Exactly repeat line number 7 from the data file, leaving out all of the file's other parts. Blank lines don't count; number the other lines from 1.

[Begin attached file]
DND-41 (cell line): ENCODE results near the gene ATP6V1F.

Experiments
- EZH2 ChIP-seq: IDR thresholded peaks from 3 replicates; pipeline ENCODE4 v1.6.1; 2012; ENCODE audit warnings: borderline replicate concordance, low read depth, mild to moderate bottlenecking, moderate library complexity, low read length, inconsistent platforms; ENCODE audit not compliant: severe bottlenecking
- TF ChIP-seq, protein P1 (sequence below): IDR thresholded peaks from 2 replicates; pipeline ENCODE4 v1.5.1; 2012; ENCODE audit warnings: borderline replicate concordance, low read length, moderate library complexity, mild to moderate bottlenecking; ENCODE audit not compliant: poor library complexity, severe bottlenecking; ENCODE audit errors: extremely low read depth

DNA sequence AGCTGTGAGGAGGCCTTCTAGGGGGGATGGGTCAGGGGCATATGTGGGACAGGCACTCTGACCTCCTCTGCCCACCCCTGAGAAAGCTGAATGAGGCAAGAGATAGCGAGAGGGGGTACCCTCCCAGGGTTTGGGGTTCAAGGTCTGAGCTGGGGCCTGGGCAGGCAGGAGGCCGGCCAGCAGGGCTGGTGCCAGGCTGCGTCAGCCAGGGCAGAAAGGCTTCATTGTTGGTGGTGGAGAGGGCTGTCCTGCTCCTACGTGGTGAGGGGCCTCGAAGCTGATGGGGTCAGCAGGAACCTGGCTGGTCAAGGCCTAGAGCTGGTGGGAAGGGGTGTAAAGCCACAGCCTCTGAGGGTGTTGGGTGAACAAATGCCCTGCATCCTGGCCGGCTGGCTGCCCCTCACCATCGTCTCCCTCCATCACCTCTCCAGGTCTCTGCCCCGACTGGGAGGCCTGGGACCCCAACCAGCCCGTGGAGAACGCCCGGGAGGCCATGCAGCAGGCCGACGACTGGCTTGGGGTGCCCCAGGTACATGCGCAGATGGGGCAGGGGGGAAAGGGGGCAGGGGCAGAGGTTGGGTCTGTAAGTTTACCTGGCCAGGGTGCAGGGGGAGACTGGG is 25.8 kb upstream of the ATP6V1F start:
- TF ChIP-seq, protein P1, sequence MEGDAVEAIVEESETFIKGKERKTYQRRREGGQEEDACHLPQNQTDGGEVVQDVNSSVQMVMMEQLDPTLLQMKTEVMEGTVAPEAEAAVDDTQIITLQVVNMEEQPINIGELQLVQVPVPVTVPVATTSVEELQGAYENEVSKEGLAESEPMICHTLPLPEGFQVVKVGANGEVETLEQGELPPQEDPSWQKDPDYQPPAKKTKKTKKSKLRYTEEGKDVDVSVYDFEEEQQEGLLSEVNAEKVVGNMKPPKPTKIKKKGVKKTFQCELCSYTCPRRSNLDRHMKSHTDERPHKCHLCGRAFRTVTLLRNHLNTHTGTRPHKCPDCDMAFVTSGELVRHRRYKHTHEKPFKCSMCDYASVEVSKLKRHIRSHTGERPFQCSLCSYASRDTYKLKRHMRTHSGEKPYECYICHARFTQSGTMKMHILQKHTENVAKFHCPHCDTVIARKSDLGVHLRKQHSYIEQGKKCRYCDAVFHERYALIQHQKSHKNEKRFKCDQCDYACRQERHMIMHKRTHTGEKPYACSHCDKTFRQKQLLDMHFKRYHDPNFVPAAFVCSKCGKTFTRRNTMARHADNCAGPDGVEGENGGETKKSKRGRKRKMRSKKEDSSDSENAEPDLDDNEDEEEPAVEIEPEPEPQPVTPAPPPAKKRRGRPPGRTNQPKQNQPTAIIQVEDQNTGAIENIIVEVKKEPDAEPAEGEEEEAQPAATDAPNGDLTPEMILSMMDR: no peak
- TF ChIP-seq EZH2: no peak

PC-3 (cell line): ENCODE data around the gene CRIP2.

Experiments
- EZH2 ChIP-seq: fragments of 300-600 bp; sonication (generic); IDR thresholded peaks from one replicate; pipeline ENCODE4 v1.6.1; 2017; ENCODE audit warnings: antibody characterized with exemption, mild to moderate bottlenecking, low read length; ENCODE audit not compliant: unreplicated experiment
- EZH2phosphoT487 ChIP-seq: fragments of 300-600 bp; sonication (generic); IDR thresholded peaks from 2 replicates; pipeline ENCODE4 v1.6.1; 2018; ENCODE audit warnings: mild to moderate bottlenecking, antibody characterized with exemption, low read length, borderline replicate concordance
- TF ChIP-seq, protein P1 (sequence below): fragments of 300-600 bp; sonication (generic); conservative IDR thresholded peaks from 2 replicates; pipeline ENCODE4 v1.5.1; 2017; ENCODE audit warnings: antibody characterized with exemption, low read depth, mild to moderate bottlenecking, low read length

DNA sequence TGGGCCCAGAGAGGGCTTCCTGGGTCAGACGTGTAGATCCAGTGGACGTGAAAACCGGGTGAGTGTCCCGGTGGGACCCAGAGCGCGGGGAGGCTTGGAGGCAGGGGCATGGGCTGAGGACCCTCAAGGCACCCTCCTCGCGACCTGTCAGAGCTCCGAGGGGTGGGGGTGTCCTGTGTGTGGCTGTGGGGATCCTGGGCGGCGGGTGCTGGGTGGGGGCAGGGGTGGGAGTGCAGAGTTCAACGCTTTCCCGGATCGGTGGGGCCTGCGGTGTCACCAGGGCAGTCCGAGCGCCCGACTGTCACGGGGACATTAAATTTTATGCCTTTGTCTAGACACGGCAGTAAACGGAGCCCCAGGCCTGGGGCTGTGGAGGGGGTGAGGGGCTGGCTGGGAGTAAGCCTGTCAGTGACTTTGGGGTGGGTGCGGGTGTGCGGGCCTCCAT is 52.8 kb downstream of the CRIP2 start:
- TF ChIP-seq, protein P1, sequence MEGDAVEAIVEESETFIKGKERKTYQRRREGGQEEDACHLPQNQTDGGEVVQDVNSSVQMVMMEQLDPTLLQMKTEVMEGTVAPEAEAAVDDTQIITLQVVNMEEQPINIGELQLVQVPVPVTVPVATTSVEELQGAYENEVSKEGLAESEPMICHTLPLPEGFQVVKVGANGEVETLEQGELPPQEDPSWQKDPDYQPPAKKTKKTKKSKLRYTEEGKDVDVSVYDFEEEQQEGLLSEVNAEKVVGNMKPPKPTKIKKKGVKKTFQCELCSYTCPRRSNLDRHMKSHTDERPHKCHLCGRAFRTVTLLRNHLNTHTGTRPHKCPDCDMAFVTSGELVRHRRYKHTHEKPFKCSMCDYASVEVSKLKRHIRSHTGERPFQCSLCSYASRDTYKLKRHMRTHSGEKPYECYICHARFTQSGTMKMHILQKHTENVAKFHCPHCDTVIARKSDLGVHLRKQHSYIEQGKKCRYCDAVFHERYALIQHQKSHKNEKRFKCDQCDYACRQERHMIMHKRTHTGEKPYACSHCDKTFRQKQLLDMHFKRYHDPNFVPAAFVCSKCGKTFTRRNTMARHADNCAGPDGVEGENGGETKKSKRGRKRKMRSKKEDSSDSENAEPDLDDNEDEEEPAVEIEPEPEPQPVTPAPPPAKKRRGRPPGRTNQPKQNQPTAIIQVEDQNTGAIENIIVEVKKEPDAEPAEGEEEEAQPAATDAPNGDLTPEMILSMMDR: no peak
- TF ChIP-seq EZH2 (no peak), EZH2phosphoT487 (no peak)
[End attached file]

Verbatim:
- TF ChIP-seq EZH2: no peak